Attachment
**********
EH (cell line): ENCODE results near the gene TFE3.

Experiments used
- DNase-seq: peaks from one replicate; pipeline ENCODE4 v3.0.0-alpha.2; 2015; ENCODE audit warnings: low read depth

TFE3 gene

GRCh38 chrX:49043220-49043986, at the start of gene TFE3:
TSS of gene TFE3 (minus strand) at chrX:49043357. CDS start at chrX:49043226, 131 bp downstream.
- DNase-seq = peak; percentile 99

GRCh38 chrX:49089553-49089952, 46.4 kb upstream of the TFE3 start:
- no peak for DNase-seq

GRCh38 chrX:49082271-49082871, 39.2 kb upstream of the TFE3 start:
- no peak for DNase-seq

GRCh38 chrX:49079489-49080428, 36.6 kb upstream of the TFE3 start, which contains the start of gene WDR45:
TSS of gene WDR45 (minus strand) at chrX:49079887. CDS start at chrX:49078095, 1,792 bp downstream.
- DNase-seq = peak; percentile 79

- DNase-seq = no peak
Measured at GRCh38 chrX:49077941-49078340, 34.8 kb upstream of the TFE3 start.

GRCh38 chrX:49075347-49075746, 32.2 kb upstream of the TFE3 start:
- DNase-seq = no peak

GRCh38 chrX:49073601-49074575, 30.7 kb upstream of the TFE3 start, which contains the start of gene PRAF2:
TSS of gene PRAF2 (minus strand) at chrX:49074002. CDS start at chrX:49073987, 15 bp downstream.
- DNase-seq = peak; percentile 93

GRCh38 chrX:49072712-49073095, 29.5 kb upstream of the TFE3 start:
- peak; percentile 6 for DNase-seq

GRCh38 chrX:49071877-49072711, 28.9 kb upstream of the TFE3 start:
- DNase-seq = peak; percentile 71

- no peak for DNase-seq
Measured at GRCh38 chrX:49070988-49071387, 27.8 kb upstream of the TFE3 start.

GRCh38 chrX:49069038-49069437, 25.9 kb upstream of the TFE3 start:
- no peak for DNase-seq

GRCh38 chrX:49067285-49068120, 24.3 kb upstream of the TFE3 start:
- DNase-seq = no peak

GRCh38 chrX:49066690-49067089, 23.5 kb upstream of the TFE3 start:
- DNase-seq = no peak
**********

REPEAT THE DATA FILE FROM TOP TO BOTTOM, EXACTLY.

EH (cell line): ENCODE results near the gene TFE3.

Experiments used
- DNase-seq: peaks from one replicate; pipeline ENCODE4 v3.0.0-alpha.2; 2015; ENCODE audit warnings: low read depth

TFE3 gene

GRCh38 chrX:49043220-49043986, at the start of gene TFE3:
TSS of gene TFE3 (minus strand) at chrX:49043357. CDS start at chrX:49043226, 131 bp downstream.
- DNase-seq = peak; percentile 99

GRCh38 chrX:49089553-49089952, 46.4 kb upstream of the TFE3 start:
- no peak for DNase-seq

GRCh38 chrX:49082271-49082871, 39.2 kb upstream of the TFE3 start:
- no peak for DNase-seq

GRCh38 chrX:49079489-49080428, 36.6 kb upstream of the TFE3 start, which contains the start of gene WDR45:
TSS of gene WDR45 (minus strand) at chrX:49079887. CDS start at chrX:49078095, 1,792 bp downstream.
- DNase-seq = peak; percentile 79

- DNase-seq = no peak
Measured at GRCh38 chrX:49077941-49078340, 34.8 kb upstream of the TFE3 start.

GRCh38 chrX:49075347-49075746, 32.2 kb upstream of the TFE3 start:
- DNase-seq = no peak

GRCh38 chrX:49073601-49074575, 30.7 kb upstream of the TFE3 start, which contains the start of gene PRAF2:
TSS of gene PRAF2 (minus strand) at chrX:49074002. CDS start at chrX:49073987, 15 bp downstream.
- DNase-seq = peak; percentile 93

GRCh38 chrX:49072712-49073095, 29.5 kb upstream of the TFE3 start:
- peak; percentile 6 for DNase-seq

GRCh38 chrX:49071877-49072711, 28.9 kb upstream of the TFE3 start:
- DNase-seq = peak; percentile 71

- no peak for DNase-seq
Measured at GRCh38 chrX:49070988-49071387, 27.8 kb upstream of the TFE3 start.

GRCh38 chrX:49069038-49069437, 25.9 kb upstream of the TFE3 start:
- no peak for DNase-seq

GRCh38 chrX:49067285-49068120, 24.3 kb upstream of the TFE3 start:
- DNase-seq = no peak

GRCh38 chrX:49066690-49067089, 23.5 kb upstream of the TFE3 start:
- DNase-seq = no peak